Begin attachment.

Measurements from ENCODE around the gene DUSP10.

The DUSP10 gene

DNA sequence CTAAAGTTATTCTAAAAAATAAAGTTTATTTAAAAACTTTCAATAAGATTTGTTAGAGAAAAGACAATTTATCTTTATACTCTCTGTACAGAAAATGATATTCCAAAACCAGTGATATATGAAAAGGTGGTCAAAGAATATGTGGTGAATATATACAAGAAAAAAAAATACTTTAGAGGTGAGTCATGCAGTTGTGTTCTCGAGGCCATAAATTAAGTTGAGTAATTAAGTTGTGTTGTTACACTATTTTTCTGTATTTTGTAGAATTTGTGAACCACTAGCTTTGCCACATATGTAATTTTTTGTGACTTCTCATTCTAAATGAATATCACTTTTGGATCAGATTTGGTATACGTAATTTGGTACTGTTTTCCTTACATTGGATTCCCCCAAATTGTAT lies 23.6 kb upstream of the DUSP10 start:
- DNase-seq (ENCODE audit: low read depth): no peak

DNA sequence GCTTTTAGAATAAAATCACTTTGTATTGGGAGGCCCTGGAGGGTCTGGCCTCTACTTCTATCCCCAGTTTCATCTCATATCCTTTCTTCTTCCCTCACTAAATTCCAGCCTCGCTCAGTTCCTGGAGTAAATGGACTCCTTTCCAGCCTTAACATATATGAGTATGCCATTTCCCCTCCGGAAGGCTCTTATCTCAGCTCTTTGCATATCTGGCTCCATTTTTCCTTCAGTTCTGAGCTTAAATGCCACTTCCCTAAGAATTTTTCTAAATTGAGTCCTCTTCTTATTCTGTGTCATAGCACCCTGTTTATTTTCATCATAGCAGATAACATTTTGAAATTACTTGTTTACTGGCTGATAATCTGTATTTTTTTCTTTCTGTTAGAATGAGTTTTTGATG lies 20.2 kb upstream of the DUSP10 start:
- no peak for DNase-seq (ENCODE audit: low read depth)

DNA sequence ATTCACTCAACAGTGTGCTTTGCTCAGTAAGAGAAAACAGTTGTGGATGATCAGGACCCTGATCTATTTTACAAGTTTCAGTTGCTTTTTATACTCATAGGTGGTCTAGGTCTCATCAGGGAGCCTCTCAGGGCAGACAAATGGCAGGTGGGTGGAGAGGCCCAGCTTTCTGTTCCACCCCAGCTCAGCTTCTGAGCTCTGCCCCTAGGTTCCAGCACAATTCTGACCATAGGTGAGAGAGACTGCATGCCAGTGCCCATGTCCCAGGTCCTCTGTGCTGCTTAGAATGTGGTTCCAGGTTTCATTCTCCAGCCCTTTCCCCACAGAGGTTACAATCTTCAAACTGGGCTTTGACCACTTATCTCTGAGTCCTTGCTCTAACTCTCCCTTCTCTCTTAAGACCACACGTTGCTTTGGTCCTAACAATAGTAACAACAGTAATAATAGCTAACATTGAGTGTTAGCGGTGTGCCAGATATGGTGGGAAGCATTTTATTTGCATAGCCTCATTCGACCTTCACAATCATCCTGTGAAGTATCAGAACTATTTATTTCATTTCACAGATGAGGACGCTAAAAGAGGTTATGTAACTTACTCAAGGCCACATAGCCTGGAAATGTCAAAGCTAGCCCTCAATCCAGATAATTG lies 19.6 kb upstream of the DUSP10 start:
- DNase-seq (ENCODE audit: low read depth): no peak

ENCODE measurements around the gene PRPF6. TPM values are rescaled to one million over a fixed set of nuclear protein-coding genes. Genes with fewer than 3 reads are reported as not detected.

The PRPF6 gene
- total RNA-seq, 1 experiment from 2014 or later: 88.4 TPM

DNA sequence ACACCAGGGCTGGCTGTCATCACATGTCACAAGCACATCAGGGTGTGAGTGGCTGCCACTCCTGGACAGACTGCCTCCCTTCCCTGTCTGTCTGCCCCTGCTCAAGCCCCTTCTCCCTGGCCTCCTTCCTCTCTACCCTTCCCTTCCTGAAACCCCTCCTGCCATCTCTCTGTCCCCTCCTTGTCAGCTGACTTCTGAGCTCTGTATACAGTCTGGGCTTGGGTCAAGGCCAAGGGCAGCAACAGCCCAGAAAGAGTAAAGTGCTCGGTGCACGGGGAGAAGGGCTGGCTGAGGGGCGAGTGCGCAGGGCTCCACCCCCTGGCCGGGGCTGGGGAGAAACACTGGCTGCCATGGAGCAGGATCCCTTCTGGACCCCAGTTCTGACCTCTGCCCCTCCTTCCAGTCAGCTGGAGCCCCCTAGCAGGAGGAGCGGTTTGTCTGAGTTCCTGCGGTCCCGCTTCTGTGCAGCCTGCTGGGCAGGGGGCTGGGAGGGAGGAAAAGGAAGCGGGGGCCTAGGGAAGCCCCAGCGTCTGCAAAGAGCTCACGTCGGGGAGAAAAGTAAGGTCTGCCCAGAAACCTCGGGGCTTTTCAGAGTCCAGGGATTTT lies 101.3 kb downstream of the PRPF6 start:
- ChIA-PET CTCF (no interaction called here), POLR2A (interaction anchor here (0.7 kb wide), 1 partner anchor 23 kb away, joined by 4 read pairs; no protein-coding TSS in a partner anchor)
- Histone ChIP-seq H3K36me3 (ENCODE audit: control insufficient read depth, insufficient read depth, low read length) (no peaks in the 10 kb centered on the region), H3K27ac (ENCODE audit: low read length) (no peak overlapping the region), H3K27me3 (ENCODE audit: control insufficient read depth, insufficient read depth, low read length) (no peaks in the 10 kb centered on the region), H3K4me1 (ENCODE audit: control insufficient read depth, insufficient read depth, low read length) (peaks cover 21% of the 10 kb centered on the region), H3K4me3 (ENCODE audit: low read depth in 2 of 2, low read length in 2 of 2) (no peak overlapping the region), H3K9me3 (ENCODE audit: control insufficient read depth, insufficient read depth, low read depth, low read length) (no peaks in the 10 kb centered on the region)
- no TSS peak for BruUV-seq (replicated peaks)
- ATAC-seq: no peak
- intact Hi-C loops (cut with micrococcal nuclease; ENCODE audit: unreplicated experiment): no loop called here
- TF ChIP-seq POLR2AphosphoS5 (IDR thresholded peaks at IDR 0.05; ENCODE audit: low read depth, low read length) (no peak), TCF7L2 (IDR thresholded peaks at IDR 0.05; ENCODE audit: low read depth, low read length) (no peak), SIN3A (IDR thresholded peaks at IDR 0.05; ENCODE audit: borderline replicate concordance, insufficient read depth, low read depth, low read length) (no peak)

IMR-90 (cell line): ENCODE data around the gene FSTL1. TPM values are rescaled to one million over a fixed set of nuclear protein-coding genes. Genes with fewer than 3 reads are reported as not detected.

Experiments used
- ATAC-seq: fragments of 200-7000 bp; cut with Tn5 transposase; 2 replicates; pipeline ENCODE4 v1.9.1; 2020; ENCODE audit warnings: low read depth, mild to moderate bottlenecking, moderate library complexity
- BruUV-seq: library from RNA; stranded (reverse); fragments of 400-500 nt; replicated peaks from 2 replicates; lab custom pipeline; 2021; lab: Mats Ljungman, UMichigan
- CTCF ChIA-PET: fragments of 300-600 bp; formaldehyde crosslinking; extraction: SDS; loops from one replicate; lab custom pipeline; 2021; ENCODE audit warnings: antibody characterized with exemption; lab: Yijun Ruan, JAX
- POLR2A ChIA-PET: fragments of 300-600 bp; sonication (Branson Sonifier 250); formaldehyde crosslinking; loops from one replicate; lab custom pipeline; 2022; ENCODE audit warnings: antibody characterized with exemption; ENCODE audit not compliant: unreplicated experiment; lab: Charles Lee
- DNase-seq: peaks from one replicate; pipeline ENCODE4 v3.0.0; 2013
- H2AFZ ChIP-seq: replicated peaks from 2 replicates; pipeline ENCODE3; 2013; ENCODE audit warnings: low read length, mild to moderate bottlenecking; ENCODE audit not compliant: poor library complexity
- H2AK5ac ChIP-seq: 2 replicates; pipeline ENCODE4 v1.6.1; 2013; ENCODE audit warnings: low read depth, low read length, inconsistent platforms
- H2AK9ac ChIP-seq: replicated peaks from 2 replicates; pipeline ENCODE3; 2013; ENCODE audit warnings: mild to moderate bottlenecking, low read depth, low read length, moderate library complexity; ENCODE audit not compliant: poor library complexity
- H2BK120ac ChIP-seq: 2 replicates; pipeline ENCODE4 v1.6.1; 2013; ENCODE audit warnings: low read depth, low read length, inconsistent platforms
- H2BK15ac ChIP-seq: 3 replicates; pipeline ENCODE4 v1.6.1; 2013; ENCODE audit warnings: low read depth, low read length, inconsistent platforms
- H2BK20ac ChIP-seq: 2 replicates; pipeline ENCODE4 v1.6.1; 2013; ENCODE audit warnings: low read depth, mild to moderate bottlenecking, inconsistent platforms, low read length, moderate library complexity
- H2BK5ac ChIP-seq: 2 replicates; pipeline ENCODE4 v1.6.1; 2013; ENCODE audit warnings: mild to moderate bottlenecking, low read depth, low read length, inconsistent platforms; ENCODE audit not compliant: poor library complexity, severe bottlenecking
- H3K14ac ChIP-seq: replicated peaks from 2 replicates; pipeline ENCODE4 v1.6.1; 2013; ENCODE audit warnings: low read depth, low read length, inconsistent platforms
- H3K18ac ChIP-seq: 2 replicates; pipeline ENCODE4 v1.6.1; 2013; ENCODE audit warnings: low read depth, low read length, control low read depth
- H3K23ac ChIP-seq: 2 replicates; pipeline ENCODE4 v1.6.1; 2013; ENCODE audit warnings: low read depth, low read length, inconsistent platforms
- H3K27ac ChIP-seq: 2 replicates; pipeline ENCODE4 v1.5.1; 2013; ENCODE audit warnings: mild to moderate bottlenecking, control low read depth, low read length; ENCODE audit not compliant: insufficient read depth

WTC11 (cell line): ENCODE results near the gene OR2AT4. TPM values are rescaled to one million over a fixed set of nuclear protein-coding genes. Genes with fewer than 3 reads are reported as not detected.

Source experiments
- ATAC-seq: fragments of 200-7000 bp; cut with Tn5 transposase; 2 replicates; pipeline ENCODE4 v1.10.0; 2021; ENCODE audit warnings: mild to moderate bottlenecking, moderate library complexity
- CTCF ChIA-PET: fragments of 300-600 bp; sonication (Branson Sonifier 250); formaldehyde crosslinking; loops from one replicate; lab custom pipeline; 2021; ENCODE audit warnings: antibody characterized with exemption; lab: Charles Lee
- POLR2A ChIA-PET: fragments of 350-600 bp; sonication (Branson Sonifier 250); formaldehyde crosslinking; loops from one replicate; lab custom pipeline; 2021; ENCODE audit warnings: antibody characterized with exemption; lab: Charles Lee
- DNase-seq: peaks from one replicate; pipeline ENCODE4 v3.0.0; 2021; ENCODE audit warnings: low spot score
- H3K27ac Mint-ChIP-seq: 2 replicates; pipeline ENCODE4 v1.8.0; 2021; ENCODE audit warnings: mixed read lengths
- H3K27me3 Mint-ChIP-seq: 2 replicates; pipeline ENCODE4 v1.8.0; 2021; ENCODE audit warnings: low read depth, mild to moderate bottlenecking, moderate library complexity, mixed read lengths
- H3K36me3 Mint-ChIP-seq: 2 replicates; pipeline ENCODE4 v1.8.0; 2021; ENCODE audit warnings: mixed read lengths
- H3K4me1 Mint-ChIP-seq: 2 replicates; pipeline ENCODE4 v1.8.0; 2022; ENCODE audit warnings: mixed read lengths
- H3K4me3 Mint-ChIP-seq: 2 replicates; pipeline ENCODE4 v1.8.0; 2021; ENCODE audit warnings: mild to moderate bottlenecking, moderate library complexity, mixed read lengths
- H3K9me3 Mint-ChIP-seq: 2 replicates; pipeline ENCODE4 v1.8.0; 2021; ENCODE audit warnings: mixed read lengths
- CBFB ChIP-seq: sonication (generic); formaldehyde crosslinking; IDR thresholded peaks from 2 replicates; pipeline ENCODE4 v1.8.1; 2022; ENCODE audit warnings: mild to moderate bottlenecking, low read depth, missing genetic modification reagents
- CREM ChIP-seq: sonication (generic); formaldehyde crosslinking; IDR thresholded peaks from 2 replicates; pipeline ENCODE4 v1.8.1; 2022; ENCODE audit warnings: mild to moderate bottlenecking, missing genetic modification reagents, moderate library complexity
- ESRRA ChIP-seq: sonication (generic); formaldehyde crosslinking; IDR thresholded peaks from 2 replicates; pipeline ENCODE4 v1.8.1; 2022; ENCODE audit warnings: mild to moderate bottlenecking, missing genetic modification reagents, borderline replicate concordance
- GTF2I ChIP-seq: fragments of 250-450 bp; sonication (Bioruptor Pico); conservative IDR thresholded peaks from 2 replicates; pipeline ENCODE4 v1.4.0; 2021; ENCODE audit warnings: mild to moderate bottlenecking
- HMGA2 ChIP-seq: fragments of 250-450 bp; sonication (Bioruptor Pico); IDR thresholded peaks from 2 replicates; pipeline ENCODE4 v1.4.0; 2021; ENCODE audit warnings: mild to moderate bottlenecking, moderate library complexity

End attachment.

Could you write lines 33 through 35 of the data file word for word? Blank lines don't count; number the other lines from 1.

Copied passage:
- H3K14ac ChIP-seq: replicated peaks from 2 replicates; pipeline ENCODE4 v1.6.1; 2013; ENCODE audit warnings: low read depth, low read length, inconsistent platforms
- H3K18ac ChIP-seq: 2 replicates; pipeline ENCODE4 v1.6.1; 2013; ENCODE audit warnings: low read depth, low read length, control low read depth
- H3K23ac ChIP-seq: 2 replicates; pipeline ENCODE4 v1.6.1; 2013; ENCODE audit warnings: low read depth, low read length, inconsistent platforms